I was disappointed to see an overly simplistic “pensions should be harnessed to…” sort of message from Guy Opperman in The Times on 22 May. It’s great to see pensions being discussed amid the wider political context we are in, but I found the sentiments, however well-intended, quite wide of the mark. Particularly the fact that it gets the key issue exactly backward: there IS plenty of demand from pension funds to invest in, for example, renewable infrastructure (I see plenty of examples first-hand). The issue is the supply of assets at the right risk/return levels, and how competitive it is now among buyers for these assets in the global investment marketplace, especially with the presence of levered buyers in bidding processes who push up prices.
Any engagement with pensions to further government or social goals needs to first acknowledge four key things: The core mission of pension funds to be reliable payers of retirement incomes, the significant difference between defined benefit (DB) and defined contribution in this regard, the difficult role that trustees have, and the tricky balances they must strike in fulfilling it. Sweeping statements that co-opt pensions to fulfil wider government aims while failing to recognise the actual issues at hand are just grandstanding, and could well be counterproductive.
Now let me be clear – I am absolutely in favour of pension schemes having the ability to invest in assets like renewable energy or social housing, while finding creative ways to engage their members more. I have written previously about a new movement in the wider industry toward asset owners choosing to take responsibility for the externalities associated with their portfolios, and a wider social compact that I believe is beginning to support fiduciaries weighing non risk/return factors when making allocation decisions. This is all happening already and, in my view it could be quite unhelpful for the government to attempt to regulate to force more demand.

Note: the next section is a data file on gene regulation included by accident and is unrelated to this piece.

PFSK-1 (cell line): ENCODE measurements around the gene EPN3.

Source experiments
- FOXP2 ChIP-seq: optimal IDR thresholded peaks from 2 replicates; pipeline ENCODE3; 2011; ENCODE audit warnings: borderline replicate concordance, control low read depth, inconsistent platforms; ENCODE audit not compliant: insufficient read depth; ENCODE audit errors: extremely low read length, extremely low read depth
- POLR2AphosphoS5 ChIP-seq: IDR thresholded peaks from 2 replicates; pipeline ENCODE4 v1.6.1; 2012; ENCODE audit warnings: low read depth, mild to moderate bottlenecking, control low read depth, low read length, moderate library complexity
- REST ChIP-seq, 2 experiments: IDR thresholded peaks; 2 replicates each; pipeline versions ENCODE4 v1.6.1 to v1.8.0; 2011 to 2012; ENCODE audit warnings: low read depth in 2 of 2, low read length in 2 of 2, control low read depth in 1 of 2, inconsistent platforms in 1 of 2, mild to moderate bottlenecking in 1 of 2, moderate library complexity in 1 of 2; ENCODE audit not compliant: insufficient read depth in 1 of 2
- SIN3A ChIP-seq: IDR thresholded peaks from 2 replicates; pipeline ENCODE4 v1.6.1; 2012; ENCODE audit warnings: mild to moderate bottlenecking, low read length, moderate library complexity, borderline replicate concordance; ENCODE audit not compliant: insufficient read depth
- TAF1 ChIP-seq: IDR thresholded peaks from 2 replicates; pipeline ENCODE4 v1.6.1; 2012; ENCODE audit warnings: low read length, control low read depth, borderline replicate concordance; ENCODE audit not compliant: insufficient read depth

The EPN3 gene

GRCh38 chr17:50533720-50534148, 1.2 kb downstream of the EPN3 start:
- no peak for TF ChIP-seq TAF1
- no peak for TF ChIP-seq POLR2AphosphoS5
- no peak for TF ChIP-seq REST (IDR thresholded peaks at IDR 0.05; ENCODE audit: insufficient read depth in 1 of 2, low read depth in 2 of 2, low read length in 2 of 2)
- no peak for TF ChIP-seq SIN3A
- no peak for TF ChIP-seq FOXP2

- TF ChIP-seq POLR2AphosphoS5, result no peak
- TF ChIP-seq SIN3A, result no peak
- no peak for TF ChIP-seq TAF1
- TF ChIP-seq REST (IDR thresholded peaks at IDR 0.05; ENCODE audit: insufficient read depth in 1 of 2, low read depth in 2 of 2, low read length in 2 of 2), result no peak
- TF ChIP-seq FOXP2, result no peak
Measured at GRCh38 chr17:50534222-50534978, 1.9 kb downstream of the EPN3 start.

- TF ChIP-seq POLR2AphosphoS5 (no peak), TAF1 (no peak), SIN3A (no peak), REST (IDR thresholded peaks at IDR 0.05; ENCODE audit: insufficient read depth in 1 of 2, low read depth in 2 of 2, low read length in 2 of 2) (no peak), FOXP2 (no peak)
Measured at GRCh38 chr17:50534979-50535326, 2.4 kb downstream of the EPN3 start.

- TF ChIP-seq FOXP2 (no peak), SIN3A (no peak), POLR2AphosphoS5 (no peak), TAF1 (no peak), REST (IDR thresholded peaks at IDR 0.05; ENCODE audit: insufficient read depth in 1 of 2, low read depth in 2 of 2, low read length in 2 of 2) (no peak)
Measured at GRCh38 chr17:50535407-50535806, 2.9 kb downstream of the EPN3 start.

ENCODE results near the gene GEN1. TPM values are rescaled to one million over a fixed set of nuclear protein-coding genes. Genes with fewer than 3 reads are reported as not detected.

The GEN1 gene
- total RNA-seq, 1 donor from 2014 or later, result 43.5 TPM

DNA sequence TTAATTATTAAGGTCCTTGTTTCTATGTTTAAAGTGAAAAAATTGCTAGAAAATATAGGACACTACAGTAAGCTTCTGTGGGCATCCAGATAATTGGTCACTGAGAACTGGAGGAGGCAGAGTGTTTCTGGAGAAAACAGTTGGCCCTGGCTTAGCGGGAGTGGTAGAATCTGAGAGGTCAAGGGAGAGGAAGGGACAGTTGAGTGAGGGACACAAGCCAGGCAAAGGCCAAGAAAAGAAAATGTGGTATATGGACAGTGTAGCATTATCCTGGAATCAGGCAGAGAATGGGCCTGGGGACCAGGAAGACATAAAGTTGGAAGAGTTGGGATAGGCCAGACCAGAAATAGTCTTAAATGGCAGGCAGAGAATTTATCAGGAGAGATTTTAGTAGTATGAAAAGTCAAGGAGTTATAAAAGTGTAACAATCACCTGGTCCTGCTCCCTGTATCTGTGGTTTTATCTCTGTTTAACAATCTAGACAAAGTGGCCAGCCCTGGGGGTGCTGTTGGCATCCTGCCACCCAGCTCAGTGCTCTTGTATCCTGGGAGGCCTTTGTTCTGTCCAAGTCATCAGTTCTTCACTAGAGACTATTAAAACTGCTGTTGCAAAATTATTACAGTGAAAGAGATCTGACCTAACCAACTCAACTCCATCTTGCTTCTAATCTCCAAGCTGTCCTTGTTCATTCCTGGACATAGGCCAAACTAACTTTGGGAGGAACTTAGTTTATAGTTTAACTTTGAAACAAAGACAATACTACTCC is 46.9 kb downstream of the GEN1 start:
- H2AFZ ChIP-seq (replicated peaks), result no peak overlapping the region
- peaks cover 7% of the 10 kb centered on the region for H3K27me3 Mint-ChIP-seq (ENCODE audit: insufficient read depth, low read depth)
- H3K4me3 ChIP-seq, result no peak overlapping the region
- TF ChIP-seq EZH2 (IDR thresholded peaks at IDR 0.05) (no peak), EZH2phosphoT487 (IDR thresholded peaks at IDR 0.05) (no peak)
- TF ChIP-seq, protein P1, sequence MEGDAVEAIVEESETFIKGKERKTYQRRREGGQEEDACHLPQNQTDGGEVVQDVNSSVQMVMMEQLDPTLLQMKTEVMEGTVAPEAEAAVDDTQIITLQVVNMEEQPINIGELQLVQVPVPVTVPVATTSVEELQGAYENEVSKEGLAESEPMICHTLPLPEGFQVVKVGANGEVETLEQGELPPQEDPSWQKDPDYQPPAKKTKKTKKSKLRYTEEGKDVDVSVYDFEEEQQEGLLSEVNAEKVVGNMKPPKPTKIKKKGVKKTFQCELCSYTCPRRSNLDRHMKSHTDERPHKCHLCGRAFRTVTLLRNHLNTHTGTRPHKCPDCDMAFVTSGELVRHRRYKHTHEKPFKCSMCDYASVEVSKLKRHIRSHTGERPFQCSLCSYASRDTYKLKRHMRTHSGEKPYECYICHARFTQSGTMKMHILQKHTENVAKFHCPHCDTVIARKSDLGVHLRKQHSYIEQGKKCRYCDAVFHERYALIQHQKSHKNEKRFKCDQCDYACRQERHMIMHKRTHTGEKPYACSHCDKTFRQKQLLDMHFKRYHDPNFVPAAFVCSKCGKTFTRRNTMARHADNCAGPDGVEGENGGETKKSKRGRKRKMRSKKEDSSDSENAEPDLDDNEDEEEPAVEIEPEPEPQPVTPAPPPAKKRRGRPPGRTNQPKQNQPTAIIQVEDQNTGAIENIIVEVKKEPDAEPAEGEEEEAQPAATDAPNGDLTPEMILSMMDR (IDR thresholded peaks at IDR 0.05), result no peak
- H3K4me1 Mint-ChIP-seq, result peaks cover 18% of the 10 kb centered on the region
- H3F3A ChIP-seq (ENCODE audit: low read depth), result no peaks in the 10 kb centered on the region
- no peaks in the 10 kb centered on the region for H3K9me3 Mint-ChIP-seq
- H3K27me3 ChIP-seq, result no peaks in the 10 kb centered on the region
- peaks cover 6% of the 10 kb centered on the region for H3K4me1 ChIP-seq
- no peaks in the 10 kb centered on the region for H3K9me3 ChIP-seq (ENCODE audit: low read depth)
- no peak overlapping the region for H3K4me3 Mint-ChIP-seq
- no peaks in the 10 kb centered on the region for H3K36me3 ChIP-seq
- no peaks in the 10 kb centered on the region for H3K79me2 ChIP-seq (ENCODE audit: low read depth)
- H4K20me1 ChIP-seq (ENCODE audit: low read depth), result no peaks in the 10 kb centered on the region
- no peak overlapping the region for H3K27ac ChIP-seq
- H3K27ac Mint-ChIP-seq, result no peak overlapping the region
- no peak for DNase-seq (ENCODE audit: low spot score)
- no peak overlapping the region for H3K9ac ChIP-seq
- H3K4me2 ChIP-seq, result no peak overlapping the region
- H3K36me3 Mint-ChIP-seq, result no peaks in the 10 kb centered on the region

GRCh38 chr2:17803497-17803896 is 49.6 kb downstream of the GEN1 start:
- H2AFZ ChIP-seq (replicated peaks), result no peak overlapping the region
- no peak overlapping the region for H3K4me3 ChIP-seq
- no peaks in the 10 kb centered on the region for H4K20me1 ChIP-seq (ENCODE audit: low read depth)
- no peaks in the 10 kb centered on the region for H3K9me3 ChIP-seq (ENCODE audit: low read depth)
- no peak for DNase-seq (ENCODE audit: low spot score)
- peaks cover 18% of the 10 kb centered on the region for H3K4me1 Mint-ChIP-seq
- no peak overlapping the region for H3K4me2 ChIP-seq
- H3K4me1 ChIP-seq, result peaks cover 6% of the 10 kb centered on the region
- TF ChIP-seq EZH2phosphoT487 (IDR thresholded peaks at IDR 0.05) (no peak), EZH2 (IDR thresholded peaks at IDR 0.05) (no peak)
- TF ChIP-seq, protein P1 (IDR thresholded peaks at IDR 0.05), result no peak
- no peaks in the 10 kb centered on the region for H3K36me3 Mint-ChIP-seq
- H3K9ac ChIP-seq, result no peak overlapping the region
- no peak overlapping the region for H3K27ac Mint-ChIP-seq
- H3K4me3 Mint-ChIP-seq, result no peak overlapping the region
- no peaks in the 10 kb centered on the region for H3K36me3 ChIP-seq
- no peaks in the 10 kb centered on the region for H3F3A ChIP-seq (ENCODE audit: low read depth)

The right answer in my view is to be found in basic capitalist economic principles (the minister and I can agree on that much), but on the supply rather than the demand side. If the minister truly wants to see these issues addressed then he would start by understanding the objectives of different types of pension funds and what they want to invest in, and then investigate ways to incentivise the development and bringing to market of a steady supply of the sort of assets and projects that pension schemes have an appetite for. If this were to happen, I have every confidence there would be large amounts of demand from pension funds. It has long been observed in the industry, for example, that certain types of infrastructure and social housing assets have characteristics that make them suitable for maturing DB schemes. However, the price has to represent the right risk/return balance and the availability needs to be sustained over a period of time to suit the decision making cycle of the institutions concerned.
I for one believe that managing a clean energy transition and tackling housing are key issues for our future, and I welcome a productive conversation around the role that private capital (including pensions) can play in this. But to move forward we need clearer thinking, and a firmer grounding in practical reality than the minister demonstrated in the column. My colleagues and I would be happy to be available to the minister and others to share insights on our clients’ needs and expand further on these points.